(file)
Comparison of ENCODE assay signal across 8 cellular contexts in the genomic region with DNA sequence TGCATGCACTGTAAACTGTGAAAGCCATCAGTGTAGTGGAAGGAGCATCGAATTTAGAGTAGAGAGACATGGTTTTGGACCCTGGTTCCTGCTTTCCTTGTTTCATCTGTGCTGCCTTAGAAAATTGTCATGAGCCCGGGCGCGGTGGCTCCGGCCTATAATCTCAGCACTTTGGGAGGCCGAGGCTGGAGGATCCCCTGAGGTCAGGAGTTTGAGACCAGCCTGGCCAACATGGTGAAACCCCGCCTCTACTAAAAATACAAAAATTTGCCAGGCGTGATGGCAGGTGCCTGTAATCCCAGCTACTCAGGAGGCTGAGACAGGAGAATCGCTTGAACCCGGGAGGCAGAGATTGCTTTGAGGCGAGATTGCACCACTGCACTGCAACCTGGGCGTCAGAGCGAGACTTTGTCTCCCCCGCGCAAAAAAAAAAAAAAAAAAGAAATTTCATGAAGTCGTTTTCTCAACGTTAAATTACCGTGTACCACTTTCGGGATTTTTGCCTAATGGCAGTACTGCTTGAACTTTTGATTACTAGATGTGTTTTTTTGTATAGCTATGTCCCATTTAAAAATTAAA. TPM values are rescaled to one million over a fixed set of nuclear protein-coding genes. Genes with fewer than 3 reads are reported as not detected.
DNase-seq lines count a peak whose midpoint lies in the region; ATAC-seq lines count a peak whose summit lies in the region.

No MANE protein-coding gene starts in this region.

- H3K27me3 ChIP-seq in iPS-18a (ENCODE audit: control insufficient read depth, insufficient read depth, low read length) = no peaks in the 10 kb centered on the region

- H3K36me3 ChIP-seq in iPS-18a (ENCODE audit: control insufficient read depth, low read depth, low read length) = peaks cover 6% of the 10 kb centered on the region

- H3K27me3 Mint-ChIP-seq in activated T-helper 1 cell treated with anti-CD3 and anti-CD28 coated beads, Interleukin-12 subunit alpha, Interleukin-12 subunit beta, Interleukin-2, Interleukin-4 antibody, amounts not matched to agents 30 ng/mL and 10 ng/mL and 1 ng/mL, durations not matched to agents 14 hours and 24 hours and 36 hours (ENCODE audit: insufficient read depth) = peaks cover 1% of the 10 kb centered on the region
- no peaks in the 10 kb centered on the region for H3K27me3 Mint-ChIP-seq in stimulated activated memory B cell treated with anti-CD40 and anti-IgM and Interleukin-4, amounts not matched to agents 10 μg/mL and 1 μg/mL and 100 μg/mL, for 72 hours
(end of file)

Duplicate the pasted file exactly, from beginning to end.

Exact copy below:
Comparison of ENCODE assay signal across 8 cellular contexts in the genomic region with DNA sequence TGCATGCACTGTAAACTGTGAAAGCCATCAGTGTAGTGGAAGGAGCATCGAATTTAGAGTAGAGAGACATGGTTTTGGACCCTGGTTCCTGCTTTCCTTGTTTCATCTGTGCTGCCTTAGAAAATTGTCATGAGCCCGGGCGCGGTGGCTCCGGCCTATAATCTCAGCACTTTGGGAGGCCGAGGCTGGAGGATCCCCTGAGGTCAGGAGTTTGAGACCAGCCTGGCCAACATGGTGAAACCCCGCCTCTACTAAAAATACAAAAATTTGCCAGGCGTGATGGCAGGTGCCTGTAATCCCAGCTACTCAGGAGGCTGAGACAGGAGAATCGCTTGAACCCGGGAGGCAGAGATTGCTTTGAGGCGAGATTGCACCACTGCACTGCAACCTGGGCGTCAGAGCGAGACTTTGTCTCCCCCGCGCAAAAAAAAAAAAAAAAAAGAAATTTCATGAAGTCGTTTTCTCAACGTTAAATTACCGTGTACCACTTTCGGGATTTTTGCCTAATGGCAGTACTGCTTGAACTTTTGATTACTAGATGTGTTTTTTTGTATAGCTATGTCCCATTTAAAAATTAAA. TPM values are rescaled to one million over a fixed set of nuclear protein-coding genes. Genes with fewer than 3 reads are reported as not detected.
DNase-seq lines count a peak whose midpoint lies in the region; ATAC-seq lines count a peak whose summit lies in the region.

No MANE protein-coding gene starts in this region.

- H3K27me3 ChIP-seq in iPS-18a (ENCODE audit: control insufficient read depth, insufficient read depth, low read length) = no peaks in the 10 kb centered on the region

- H3K36me3 ChIP-seq in iPS-18a (ENCODE audit: control insufficient read depth, low read depth, low read length) = peaks cover 6% of the 10 kb centered on the region

- H3K27me3 Mint-ChIP-seq in activated T-helper 1 cell treated with anti-CD3 and anti-CD28 coated beads, Interleukin-12 subunit alpha, Interleukin-12 subunit beta, Interleukin-2, Interleukin-4 antibody, amounts not matched to agents 30 ng/mL and 10 ng/mL and 1 ng/mL, durations not matched to agents 14 hours and 24 hours and 36 hours (ENCODE audit: insufficient read depth) = peaks cover 1% of the 10 kb centered on the region
- no peaks in the 10 kb centered on the region for H3K27me3 Mint-ChIP-seq in stimulated activated memory B cell treated with anti-CD40 and anti-IgM and Interleukin-4, amounts not matched to agents 10 μg/mL and 1 μg/mL and 100 μg/mL, for 72 hours